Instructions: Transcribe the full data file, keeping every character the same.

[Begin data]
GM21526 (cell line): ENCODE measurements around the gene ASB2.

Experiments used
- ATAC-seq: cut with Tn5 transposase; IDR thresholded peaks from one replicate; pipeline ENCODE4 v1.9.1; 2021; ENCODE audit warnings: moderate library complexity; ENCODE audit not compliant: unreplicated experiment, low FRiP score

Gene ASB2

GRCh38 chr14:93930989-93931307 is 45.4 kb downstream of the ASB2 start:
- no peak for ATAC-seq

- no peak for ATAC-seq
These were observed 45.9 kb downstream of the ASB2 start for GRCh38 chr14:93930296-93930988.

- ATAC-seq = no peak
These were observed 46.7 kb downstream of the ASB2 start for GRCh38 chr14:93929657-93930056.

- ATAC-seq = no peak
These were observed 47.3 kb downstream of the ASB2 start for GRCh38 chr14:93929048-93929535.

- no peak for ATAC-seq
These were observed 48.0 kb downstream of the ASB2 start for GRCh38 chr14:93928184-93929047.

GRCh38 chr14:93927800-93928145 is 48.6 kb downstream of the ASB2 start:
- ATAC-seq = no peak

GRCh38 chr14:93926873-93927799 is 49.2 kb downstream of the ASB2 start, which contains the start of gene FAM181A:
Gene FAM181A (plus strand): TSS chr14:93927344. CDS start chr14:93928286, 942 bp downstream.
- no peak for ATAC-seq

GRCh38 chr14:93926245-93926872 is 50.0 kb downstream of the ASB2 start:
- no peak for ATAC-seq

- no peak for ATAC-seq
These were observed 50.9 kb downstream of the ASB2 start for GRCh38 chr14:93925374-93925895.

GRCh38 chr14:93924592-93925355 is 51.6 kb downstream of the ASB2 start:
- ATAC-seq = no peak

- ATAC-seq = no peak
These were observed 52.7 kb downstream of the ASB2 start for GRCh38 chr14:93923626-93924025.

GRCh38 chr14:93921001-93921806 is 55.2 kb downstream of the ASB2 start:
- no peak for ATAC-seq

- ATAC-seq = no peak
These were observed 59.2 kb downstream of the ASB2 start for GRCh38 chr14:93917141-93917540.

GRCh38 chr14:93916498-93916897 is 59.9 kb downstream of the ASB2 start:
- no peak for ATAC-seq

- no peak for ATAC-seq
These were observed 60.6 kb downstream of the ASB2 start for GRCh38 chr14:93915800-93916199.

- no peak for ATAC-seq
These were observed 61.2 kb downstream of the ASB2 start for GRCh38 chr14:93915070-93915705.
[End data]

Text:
GM21526 (cell line): ENCODE measurements around the gene ASB2.

Experiments used
- ATAC-seq: cut with Tn5 transposase; IDR thresholded peaks from one replicate; pipeline ENCODE4 v1.9.1; 2021; ENCODE audit warnings: moderate library complexity; ENCODE audit not compliant: unreplicated experiment, low FRiP score

Gene ASB2

GRCh38 chr14:93930989-93931307 is 45.4 kb downstream of the ASB2 start:
- no peak for ATAC-seq

- no peak for ATAC-seq
These were observed 45.9 kb downstream of the ASB2 start for GRCh38 chr14:93930296-93930988.

- ATAC-seq = no peak
These were observed 46.7 kb downstream of the ASB2 start for GRCh38 chr14:93929657-93930056.

- ATAC-seq = no peak
These were observed 47.3 kb downstream of the ASB2 start for GRCh38 chr14:93929048-93929535.

- no peak for ATAC-seq
These were observed 48.0 kb downstream of the ASB2 start for GRCh38 chr14:93928184-93929047.

GRCh38 chr14:93927800-93928145 is 48.6 kb downstream of the ASB2 start:
- ATAC-seq = no peak

GRCh38 chr14:93926873-93927799 is 49.2 kb downstream of the ASB2 start, which contains the start of gene FAM181A:
Gene FAM181A (plus strand): TSS chr14:93927344. CDS start chr14:93928286, 942 bp downstream.
- no peak for ATAC-seq

GRCh38 chr14:93926245-93926872 is 50.0 kb downstream of the ASB2 start:
- no peak for ATAC-seq

- no peak for ATAC-seq
These were observed 50.9 kb downstream of the ASB2 start for GRCh38 chr14:93925374-93925895.

GRCh38 chr14:93924592-93925355 is 51.6 kb downstream of the ASB2 start:
- ATAC-seq = no peak

- ATAC-seq = no peak
These were observed 52.7 kb downstream of the ASB2 start for GRCh38 chr14:93923626-93924025.

GRCh38 chr14:93921001-93921806 is 55.2 kb downstream of the ASB2 start:
- no peak for ATAC-seq

- ATAC-seq = no peak
These were observed 59.2 kb downstream of the ASB2 start for GRCh38 chr14:93917141-93917540.

GRCh38 chr14:93916498-93916897 is 59.9 kb downstream of the ASB2 start:
- no peak for ATAC-seq

- no peak for ATAC-seq
These were observed 60.6 kb downstream of the ASB2 start for GRCh38 chr14:93915800-93916199.

- no peak for ATAC-seq
These were observed 61.2 kb downstream of the ASB2 start for GRCh38 chr14:93915070-93915705.